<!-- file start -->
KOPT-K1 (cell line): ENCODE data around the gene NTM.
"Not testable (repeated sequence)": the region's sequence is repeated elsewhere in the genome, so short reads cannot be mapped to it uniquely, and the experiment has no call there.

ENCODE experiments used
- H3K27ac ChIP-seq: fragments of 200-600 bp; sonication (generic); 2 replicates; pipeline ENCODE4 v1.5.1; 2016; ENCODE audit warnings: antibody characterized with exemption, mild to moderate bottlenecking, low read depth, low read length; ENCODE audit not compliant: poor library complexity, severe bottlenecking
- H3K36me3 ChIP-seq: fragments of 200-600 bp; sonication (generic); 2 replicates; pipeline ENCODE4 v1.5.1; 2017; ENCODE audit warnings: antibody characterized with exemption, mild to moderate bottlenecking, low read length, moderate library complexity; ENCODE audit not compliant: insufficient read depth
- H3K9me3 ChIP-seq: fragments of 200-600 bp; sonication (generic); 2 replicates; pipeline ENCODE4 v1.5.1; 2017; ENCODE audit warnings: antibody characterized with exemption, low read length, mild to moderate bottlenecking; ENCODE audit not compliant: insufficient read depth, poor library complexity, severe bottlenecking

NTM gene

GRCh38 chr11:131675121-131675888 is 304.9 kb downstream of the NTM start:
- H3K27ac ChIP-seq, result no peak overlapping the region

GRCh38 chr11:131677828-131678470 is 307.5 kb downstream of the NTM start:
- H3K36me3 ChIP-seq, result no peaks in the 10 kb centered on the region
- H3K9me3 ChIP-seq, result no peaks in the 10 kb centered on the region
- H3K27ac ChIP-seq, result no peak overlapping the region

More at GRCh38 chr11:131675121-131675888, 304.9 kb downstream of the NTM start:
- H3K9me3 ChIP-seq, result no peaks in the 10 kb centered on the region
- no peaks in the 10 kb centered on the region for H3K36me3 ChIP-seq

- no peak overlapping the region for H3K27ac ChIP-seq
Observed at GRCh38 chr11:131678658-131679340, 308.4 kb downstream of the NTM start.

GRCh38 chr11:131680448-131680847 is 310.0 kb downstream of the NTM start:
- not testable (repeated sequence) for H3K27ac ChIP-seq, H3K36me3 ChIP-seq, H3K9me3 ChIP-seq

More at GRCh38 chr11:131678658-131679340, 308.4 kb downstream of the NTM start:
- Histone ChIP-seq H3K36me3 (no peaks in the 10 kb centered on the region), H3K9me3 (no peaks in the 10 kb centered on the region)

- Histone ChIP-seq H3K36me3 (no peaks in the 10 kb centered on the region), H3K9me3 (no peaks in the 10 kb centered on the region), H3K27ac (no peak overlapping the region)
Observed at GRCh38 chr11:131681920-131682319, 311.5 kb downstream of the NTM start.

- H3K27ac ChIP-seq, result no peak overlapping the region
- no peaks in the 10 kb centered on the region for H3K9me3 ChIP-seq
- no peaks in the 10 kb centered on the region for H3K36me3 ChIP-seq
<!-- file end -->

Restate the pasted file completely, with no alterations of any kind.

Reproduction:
KOPT-K1 (cell line): ENCODE data around the gene NTM.
"Not testable (repeated sequence)": the region's sequence is repeated elsewhere in the genome, so short reads cannot be mapped to it uniquely, and the experiment has no call there.

ENCODE experiments used
- H3K27ac ChIP-seq: fragments of 200-600 bp; sonication (generic); 2 replicates; pipeline ENCODE4 v1.5.1; 2016; ENCODE audit warnings: antibody characterized with exemption, mild to moderate bottlenecking, low read depth, low read length; ENCODE audit not compliant: poor library complexity, severe bottlenecking
- H3K36me3 ChIP-seq: fragments of 200-600 bp; sonication (generic); 2 replicates; pipeline ENCODE4 v1.5.1; 2017; ENCODE audit warnings: antibody characterized with exemption, mild to moderate bottlenecking, low read length, moderate library complexity; ENCODE audit not compliant: insufficient read depth
- H3K9me3 ChIP-seq: fragments of 200-600 bp; sonication (generic); 2 replicates; pipeline ENCODE4 v1.5.1; 2017; ENCODE audit warnings: antibody characterized with exemption, low read length, mild to moderate bottlenecking; ENCODE audit not compliant: insufficient read depth, poor library complexity, severe bottlenecking

NTM gene

GRCh38 chr11:131675121-131675888 is 304.9 kb downstream of the NTM start:
- H3K27ac ChIP-seq, result no peak overlapping the region

GRCh38 chr11:131677828-131678470 is 307.5 kb downstream of the NTM start:
- H3K36me3 ChIP-seq, result no peaks in the 10 kb centered on the region
- H3K9me3 ChIP-seq, result no peaks in the 10 kb centered on the region
- H3K27ac ChIP-seq, result no peak overlapping the region

More at GRCh38 chr11:131675121-131675888, 304.9 kb downstream of the NTM start:
- H3K9me3 ChIP-seq, result no peaks in the 10 kb centered on the region
- no peaks in the 10 kb centered on the region for H3K36me3 ChIP-seq

- no peak overlapping the region for H3K27ac ChIP-seq
Observed at GRCh38 chr11:131678658-131679340, 308.4 kb downstream of the NTM start.

GRCh38 chr11:131680448-131680847 is 310.0 kb downstream of the NTM start:
- not testable (repeated sequence) for H3K27ac ChIP-seq, H3K36me3 ChIP-seq, H3K9me3 ChIP-seq

More at GRCh38 chr11:131678658-131679340, 308.4 kb downstream of the NTM start:
- Histone ChIP-seq H3K36me3 (no peaks in the 10 kb centered on the region), H3K9me3 (no peaks in the 10 kb centered on the region)

- Histone ChIP-seq H3K36me3 (no peaks in the 10 kb centered on the region), H3K9me3 (no peaks in the 10 kb centered on the region), H3K27ac (no peak overlapping the region)
Observed at GRCh38 chr11:131681920-131682319, 311.5 kb downstream of the NTM start.

- H3K27ac ChIP-seq, result no peak overlapping the region
- no peaks in the 10 kb centered on the region for H3K9me3 ChIP-seq
- no peaks in the 10 kb centered on the region for H3K36me3 ChIP-seq